Is Pregnancy a Pre-Existing Condition?

Pre-existing conditions are conditions that are already present before the insurance policy comes into effect. Medical issues are commonly considered pre-existing conditions. Some common examples of such conditions are high blood pressure and diabetes. Conditions which are considered are those that will somehow affect the insured’s claims. The insured will most probably need to ask for a higher number of claims and benefits because of the condition that he or she already has. Rather than refusing to provide coverage to applicants with pre-existing conditions, most insurance companies may issue a policy which doesn’t consider claims that are caused by the said condition. They will not consider the claims for a certain amount of given time.

If a woman gets pregnant at the time when she has no insurance coverage, it can be really difficult in terms of financial aspects. Hospital fees are already very expensive. If a complication arises, these fees can escalate even more. During pregnancy, a woman will need financial support for routine obstetrician visits, medical tests, and the hospital bill for when the delivers the baby. A woman who is insured by a policy which does not cover pregnancy claims will have to expect very high bills.

Typically, pregnancy isn’t regarded as a disability, as most women are able to continue their normal activities while pregnant. Still, there are some conditions related to pregnancy which can hurdle a woman’s lifestyle. Alternatively, childbirth and complications which may possibly occur during the process are basically covered under the maternity disability coverage.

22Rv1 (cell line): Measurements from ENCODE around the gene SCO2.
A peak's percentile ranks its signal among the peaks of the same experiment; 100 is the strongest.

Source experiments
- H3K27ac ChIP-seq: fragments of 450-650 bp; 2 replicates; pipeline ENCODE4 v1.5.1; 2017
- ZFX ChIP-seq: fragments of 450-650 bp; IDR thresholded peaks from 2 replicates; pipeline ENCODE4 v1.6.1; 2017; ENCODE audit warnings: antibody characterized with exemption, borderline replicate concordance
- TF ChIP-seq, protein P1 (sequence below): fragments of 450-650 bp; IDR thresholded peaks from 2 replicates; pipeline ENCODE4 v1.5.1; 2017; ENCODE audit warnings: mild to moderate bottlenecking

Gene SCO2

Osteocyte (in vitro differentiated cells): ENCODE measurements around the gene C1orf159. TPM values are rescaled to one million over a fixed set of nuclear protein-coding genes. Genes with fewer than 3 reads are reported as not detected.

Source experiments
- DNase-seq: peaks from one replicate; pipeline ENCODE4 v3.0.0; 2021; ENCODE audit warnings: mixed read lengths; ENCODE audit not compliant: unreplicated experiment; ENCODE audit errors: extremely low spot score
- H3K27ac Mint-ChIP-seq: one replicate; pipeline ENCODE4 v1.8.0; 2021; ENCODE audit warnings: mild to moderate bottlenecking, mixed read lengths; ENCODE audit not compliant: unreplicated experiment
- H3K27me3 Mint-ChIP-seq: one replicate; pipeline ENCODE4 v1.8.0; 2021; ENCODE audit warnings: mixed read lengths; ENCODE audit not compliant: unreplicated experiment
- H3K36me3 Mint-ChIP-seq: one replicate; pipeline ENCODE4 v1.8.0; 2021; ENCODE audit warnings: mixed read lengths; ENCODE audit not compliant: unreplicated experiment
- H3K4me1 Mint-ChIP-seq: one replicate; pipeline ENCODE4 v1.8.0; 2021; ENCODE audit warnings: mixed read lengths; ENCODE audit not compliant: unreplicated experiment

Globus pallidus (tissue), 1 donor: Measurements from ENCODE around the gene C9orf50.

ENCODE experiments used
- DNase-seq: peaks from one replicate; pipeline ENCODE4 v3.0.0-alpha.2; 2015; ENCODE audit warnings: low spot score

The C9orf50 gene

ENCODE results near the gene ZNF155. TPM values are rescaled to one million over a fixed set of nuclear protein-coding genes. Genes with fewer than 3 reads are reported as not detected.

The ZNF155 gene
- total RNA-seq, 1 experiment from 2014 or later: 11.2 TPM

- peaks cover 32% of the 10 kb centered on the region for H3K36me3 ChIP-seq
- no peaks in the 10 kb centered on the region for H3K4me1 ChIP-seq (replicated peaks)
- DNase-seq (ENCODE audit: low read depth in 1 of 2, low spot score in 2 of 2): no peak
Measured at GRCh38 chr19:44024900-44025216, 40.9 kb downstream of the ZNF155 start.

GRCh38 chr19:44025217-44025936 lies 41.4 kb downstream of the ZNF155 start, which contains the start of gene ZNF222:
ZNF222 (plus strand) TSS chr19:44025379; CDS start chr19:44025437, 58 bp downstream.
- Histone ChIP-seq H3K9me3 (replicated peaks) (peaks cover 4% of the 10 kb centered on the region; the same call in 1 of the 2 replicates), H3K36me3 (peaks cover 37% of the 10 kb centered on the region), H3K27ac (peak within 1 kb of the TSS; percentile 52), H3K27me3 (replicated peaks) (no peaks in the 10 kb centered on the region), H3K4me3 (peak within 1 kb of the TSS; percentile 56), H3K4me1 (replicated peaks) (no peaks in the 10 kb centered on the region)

Basically, pregnancy is not a pre-existing condition. However, loopholes exists which allow insurance companies to deny coverage to new policyholders who are pregnant at the time that they purchase their coverage. Some, but only a very small percentage of policies, do not consider pregnancy-related claims. If an insurance company does regard pregnancy as such, then the exclusion period will be at least nine months. Claims relating to the pregnancy will not be covered. Claims will only be covered for subsequent pregnancies. Additionally, group health insurances plans cannot exclude pregnancy as a pre-existing condition.

Group Health Insurances
HIPAA (Health Portability and Accountability Act of 1996) ensures that insurance policies cover pregnancy in some cases. But, this is only true for a specific type of insurance coverage, which is group health insurance. Remember, HIPAA only covers group health insurance policies. Individual policies may not consider pregnancy-related claims.

Group health insurances are required by law to accept any applicants. In addition, these plans are not allowed to exclude newborns as long as the child is enrolled within 30 days of his or her birth. This type of insurance falls under the Pregnancy Discrimination Act. This entails that claims related to pregnancy must be covered. A woman who is covered by an employer-sponsored disability insurance plan should be familiar with the terms of her coverage. Most likely, the policy will have certain exclusions, which means the insurance company will only pay for finances which fall under specific circumstances. As such, the insured must be familiar with how the policy works before she makes a claim.